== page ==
Navigation information is derived from Doppler-shifted VHF transmissions (approximately 150 and 400 MHz) of satellite position and orbital data (References 441-442). By acquiring fixes from several satellites, a user's location can be calculated with an accuracy of 100 m (Reference 443). The time needed to ascertain one's position is dependent upon the user's latitude and the number of operational spacecraft in orbit. Normally, ten first-generation Russian satellites are transmitting navigational signals, permitting accurate location determination within 1-2 hours.
These ten spacecraft are deployed in two complementary constellations. The older constellation (first launch in 1974 with Kosmos 700) consists of six satellites distributed in orbital planes spaced 30 degrees apart. This network with Parus satellites (aka Tsikada-M) is never explicitly referred to by Russian officials and is primarily dedicated to the support of military forces. A virtually identical civilian navigation network, called Tsikada, began deployments in 1976 with Kosmos 883 and employs four orbital planes separated by 45 degrees. Moreover, the Tsikada orbital planes are carefully offset from the military satellites to maximize consolidated system effectiveness, i.e., minimize the mean time between satellite sightings. The Tsikada system is widely used by the Russian merchant marine which is equipped with Shkhuna receiving equipment which automatically computes the vessel's position. Originally, designed and manufactured by the Applied Mechanics NPO in Krasnoyarsk, both type of navigation satellites are now largely produced by the Polet PO in Omsk, where anannual production rate of ten spacecraft has been achieved. The navigational payloads were developed, in part, by the Institute of Space Device Engineering. By the end of 1994 more than 130 first generation satellites had been launched an average of five per year since 1967.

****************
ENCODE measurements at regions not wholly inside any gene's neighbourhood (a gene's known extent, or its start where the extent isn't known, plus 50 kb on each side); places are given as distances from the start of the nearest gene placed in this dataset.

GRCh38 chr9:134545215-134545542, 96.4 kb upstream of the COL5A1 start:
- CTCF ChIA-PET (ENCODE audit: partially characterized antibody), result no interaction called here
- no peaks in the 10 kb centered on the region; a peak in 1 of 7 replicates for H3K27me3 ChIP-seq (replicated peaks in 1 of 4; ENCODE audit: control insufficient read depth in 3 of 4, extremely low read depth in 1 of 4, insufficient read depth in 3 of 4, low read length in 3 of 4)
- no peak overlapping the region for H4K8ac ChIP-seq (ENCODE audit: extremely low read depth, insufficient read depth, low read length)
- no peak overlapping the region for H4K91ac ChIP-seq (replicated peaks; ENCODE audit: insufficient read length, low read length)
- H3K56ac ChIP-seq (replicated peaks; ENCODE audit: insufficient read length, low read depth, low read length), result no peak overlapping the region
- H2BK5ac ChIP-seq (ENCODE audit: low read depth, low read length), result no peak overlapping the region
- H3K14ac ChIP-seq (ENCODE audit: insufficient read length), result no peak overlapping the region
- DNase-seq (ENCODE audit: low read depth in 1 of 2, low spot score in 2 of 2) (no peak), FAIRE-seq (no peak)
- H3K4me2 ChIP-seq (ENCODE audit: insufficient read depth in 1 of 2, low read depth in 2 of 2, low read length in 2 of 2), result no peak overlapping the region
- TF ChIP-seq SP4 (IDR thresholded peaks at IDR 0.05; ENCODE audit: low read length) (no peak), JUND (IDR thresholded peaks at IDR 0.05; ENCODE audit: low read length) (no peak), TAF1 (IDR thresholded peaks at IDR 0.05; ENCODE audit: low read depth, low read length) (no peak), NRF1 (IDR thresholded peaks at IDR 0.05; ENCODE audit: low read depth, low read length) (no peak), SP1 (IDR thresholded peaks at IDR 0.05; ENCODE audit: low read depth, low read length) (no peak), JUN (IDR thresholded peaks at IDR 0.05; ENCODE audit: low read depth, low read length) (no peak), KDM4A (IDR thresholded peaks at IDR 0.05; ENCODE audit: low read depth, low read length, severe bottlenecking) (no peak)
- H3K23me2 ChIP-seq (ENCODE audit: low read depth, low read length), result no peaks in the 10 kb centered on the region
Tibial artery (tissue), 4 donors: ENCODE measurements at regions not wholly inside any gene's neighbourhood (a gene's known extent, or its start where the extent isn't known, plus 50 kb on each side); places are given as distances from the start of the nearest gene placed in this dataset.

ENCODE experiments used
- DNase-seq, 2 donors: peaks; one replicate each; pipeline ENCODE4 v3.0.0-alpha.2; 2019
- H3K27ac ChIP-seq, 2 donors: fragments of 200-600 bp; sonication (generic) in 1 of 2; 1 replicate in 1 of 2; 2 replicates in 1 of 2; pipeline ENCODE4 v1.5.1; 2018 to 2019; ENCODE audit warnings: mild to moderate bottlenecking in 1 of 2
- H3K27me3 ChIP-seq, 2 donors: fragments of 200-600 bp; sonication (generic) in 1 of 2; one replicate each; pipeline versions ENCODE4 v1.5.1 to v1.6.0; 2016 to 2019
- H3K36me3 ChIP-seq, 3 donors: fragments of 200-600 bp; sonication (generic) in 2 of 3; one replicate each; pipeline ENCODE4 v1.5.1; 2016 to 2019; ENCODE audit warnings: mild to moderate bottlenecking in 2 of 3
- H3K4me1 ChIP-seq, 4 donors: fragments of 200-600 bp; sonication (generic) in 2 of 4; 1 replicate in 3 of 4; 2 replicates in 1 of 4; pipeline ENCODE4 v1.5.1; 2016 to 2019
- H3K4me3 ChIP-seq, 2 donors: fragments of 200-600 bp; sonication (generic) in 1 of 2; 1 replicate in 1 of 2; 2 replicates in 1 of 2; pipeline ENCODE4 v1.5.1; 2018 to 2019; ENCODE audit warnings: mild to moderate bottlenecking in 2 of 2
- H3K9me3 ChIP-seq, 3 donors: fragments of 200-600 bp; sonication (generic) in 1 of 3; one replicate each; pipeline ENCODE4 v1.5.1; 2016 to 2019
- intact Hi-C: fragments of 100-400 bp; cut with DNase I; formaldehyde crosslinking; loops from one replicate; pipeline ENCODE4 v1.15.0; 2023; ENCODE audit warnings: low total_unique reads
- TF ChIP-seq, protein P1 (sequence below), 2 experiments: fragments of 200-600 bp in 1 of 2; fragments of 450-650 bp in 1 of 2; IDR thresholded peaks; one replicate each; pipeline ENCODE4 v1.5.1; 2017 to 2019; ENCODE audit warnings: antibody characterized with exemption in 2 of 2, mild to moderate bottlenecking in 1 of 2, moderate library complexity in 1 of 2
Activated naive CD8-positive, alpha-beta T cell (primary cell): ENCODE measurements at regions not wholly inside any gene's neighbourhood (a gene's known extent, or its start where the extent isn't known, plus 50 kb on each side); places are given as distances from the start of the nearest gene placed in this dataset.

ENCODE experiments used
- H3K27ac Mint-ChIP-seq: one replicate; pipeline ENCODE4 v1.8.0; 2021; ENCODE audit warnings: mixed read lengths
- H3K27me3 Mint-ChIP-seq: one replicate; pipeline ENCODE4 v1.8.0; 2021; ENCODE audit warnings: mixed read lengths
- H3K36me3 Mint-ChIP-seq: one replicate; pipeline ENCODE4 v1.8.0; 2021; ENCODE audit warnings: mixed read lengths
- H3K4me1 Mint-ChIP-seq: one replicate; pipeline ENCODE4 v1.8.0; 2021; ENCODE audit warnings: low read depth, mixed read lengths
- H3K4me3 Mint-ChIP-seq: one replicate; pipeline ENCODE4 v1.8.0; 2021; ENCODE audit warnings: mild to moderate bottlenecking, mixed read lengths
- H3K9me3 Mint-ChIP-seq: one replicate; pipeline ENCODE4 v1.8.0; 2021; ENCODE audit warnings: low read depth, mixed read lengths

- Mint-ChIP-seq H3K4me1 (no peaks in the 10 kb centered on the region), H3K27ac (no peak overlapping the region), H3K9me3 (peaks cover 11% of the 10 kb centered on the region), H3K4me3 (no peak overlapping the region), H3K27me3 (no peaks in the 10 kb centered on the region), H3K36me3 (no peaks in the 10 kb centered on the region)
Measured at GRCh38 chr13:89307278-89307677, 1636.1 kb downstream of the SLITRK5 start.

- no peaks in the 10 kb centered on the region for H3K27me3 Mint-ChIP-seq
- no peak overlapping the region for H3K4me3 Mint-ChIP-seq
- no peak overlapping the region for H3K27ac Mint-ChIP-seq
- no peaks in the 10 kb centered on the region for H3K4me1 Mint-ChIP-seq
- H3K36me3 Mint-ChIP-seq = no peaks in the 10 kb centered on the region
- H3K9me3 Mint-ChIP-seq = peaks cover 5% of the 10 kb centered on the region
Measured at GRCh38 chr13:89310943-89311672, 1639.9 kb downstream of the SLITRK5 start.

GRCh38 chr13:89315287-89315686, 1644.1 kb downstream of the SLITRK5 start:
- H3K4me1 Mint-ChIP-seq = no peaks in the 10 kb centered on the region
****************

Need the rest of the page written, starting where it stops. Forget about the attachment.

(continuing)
Despite their obvious similarities, Parus military navigation satellites are replaced at a much faster rate - about twice as often - than their Tsikada civilian cousins. During 1993-1994 two-thirds of the Parus network was replenished. Kosmos 2233 (9 February 1993) replaced Kosmos 2142 after 22 months in space, and Kosmos 2239 (1 April 1993) relieved Kosmos 2173 which had been on duty only 16 months. Later in the year according to Kettering Group observations, Kosmos 2195 failed after a little more than a year and was removed from the network. Its predecessor, Kosmos 2135, was then reactivated in early August while are placement satellite was prepared. Finally, on 2 November Kosmos 2266 was launched to assume the No. 1 Parus position. The only Parus satellite launched in 1994 was Kosmos 2279 on 26 April to replace the 26-month-old Kosmos 2180.
In the Tsikada system, two of the four active satellites were replaced. Surprisingly, Kosmos 2230 was launched on 14 January into the same orbital plane as Kosmos 2181, which had been the youngest Tsikada spacecraft with only 10 months in orbit. The next launch did not come for 18 months when Nadezhda 4 replaced the 4-year-old Nadezhda 2. The Nadezhda (Hope) name is now used whenever a Tsikada satellite carries a special transponder for use by the international COSPAS-SARSAT system for search and rescue of airmen and seamen in distress.
441. P. Daly and G. E. Perry, "Recent Developments with the Soviet Union's VHF Satellite Navigation System",Space Communication and Broadcasting, Vol. 4, 1986, p. 51-61.
442. P. Daly and G. E. Perry, "Update on the Behavior of the Soviet Union's VHF Satellite Navigation System.,Space Communication and Broadcasting, Vol. 5,1987, p. 379-384.
443. The USSR in Outer Space. The Year 2005. Glavkosmos, 1989.